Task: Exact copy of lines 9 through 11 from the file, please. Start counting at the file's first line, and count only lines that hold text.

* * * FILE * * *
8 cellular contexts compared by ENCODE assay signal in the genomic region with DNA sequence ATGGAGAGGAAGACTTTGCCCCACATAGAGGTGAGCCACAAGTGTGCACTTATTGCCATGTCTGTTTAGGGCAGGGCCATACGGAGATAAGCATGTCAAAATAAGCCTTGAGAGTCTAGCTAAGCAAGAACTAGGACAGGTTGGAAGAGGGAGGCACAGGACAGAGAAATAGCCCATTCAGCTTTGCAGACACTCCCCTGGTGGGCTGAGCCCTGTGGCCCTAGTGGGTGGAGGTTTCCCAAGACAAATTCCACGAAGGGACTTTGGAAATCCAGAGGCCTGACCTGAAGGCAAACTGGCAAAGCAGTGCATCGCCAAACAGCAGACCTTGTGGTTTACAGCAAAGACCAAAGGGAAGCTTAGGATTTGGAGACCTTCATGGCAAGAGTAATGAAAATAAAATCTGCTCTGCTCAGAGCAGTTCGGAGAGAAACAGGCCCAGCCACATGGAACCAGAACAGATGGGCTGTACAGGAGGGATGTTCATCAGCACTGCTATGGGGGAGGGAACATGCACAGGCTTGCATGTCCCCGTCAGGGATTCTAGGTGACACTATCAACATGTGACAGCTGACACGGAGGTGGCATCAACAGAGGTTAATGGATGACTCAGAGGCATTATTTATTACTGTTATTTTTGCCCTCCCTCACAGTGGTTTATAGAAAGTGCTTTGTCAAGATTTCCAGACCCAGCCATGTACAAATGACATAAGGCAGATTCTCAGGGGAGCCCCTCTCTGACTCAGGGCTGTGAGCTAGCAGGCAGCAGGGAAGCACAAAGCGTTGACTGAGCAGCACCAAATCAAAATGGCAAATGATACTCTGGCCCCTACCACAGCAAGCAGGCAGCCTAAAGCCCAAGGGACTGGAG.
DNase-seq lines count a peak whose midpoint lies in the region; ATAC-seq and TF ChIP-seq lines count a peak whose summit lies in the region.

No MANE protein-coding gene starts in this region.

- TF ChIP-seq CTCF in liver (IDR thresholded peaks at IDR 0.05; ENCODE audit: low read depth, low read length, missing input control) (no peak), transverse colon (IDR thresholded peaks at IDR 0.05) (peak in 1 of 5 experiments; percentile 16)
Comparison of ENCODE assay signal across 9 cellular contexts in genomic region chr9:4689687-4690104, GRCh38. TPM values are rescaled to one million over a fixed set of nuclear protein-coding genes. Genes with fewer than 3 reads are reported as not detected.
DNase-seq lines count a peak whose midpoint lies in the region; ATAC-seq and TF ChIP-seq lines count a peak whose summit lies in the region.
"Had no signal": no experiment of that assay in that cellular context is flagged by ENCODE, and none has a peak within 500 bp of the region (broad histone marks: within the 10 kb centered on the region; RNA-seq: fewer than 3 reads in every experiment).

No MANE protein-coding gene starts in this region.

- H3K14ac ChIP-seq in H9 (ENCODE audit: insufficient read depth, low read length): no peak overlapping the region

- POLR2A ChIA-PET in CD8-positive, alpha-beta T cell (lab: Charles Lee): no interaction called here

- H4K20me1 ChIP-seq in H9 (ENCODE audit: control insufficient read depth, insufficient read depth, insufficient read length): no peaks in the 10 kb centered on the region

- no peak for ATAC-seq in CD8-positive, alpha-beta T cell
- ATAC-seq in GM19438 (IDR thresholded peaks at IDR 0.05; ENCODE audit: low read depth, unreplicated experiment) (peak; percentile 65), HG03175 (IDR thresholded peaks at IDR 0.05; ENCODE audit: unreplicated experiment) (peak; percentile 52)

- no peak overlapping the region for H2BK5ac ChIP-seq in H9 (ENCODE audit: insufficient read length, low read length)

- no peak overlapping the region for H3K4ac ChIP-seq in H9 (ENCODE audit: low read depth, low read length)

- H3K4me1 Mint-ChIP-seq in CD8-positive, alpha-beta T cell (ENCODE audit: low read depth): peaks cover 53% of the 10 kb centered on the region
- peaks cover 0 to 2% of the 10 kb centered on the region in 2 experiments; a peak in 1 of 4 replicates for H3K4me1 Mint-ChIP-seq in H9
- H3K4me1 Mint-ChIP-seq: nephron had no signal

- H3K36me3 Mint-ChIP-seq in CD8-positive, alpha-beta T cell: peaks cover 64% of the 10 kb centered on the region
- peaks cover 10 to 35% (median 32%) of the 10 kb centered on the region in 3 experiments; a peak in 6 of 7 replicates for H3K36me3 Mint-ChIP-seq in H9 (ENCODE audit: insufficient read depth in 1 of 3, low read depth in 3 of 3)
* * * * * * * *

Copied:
- H3K14ac ChIP-seq in H9 (ENCODE audit: insufficient read depth, low read length): no peak overlapping the region

- POLR2A ChIA-PET in CD8-positive, alpha-beta T cell (lab: Charles Lee): no interaction called here

- H4K20me1 ChIP-seq in H9 (ENCODE audit: control insufficient read depth, insufficient read depth, insufficient read length): no peaks in the 10 kb centered on the region